GUEST BLOGGER: Kelly Niland
Hi Friends of SFGirl. You may remember me from a recent Unexpected Guest post here. It was extremely flattering to be included on a site along such fashionable and fun homes (thanks, Victoria!). And while I love my house and feel lucky to live here, there’s a lot of stuff you couldn’t see in the photos that goes on OUTSIDE the house that is, um, less fortunate.
I live in SF’s Mission District and have for many years. There are myriad things I love about the neighborhood; however, there’s no way around it—it’s still sketchy in a lot of ways. Yesterday, for instance, I stepped outside to scoop the newspaper off the front steps. There, next to our street tree, a midnight visitor had gifted us with this:
We get a lot of unexpected gifts around here. Recently, it was a vintage computer that was just about ready for the Smithsonian, sitting next to a ripped-up duffel bag. Some of these items can fit in my trash can, but some of them are too unwieldy or, as in the case of e-trash like computers and TVs, expensive to toss. So I’ve come up with my own one-woman-warrior solution, and that's to express, on behalf of the discarded item, the sadness of having been left behind, all alone in a strange place. Granted, the former owner is long gone by the time I’m discovering their belongings, but what I can do is remind passers-by, as well as would-be junk depositors, that trash on the street is a depressing thing, perhaps for the forgotten item (does plastic have feelings?) and definitely for the people who have to walk, and live, near it.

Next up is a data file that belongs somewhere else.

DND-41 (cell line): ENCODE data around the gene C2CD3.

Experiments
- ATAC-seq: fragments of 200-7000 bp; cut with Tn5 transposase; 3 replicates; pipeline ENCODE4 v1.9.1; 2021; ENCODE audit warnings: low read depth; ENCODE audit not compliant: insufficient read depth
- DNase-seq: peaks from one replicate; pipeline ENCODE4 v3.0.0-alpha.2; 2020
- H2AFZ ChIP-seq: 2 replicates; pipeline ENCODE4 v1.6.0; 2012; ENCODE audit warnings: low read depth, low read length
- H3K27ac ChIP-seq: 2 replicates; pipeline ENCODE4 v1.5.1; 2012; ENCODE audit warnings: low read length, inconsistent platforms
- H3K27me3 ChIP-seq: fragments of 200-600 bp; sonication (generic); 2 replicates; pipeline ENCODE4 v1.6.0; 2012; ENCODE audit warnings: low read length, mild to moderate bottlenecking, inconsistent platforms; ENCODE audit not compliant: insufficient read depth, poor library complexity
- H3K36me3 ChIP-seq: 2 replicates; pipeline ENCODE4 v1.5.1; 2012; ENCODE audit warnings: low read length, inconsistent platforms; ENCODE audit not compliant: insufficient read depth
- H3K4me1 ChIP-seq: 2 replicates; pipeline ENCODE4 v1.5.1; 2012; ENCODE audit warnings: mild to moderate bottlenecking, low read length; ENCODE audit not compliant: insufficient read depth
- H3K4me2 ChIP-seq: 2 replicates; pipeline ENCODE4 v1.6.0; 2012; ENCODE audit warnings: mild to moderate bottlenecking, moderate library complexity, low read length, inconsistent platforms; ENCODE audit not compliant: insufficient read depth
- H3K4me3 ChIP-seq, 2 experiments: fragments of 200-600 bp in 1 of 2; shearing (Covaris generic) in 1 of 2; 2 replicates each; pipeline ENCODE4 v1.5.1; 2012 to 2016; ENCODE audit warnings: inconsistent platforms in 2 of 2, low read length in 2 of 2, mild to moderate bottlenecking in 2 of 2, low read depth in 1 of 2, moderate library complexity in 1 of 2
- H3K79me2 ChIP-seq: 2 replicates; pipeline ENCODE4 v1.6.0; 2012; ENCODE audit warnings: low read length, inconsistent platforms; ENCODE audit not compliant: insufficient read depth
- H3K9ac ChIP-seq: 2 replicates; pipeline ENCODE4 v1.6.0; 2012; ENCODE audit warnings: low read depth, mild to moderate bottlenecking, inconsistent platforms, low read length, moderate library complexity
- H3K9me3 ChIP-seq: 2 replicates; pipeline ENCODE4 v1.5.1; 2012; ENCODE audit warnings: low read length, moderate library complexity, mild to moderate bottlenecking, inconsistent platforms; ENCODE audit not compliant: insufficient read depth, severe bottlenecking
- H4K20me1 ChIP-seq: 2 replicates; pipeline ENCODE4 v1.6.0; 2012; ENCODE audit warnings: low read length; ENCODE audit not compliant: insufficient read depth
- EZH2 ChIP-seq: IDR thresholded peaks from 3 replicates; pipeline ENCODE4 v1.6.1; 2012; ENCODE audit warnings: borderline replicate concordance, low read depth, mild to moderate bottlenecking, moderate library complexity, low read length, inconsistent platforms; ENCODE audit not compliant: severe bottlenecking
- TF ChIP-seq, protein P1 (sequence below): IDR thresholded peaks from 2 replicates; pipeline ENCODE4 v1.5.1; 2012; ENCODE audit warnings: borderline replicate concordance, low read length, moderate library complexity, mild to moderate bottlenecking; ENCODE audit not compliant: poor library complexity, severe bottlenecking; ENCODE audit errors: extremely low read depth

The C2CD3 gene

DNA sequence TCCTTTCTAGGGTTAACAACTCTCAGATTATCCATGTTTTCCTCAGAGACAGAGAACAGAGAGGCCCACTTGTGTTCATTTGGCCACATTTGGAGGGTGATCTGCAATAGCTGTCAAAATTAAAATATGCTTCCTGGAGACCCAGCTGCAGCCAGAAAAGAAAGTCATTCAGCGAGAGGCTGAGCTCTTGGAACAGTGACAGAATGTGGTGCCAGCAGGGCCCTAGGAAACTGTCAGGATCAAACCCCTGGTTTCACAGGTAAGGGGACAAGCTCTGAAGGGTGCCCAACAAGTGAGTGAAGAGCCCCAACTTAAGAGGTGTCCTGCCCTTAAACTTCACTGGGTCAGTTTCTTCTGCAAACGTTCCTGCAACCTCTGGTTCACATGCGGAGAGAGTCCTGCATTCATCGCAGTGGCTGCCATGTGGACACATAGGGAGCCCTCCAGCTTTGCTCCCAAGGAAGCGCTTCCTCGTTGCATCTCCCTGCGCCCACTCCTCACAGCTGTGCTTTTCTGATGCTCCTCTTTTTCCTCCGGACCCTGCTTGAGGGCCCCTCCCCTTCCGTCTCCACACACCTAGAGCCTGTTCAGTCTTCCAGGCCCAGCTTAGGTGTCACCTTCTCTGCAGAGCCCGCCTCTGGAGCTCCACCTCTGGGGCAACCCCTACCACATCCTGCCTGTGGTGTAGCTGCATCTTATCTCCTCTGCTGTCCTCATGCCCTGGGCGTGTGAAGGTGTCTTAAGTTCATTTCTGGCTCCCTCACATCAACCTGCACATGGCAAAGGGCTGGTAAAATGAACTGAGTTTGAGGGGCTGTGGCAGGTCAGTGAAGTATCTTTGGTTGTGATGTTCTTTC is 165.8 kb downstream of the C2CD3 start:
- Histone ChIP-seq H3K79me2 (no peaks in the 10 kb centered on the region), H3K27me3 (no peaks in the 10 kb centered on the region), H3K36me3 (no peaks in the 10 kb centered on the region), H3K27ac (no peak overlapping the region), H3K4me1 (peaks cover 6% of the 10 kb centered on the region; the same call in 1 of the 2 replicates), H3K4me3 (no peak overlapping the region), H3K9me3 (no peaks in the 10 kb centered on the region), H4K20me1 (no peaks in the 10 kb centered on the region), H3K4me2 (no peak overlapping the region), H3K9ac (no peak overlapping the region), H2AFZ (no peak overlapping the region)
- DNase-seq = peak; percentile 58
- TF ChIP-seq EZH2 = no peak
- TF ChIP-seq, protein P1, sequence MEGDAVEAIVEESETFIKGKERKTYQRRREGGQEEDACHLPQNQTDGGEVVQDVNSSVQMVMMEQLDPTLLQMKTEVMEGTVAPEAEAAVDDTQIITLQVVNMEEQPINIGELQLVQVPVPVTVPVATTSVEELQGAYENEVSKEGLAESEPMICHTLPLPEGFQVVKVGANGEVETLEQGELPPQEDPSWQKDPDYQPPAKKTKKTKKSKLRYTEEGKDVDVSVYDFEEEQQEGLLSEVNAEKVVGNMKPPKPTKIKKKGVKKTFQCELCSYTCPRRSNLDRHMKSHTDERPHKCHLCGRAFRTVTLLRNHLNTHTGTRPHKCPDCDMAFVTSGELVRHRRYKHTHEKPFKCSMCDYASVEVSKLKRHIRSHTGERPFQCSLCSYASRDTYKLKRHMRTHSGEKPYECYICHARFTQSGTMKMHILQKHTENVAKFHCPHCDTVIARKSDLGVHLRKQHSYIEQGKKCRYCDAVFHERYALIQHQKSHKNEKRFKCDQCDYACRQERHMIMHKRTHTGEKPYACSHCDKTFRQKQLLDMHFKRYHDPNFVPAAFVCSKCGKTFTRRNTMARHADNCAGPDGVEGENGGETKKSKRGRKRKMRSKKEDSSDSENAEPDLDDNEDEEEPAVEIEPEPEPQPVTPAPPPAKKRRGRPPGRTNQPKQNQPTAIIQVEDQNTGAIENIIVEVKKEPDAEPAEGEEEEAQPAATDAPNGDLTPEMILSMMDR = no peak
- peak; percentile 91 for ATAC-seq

After the computer incident, I started thinking, Hmmm, so what would be the best way to convey such a message, in a way that everyone can understand? I settled on the most recognizable statement I could think of.
I went online and ordered some sheets of round day-glow-green stickers and then whipped up a frowny face template on the computer and printed up the whole stack. Now, I carry a sheet of stickers around in my purse and, when I’m out and about and happen upon some discarded bag of trash or mattress or TV sitting forlornly on the sidewalk, I slap a sticker on it.
I gotta say, it’s pretty cathartic. And, I'm not kidding: I’m convinced this act even increases the chances of prompt removal of said discarded item. I can’t prove it, of course, but have noticed anecdotally that these things don’t tend to hang around long after the sticker’s on. For instance, even though the 311 dispatcher I talked to yesterday told me I’d have to wait three days for pickup of the TV, look what I beheld just an hour after applying the sticker:
Really! No idea where it went, but it was gone, and that’s the point. I’m taking back the hood, one frown at a time! If you’d like to try some stickerfication of your own, let me know. I will send 5 sheets of stickers to the first 5 people who write to me here. And for those of you who would like to make your own, you can find the frowny face template here and order the labels here. Let me know how it works for you!
Turning frowns upside down all over town,
Wednesday, June 18
GUEST BLOGGER: Kelly Niland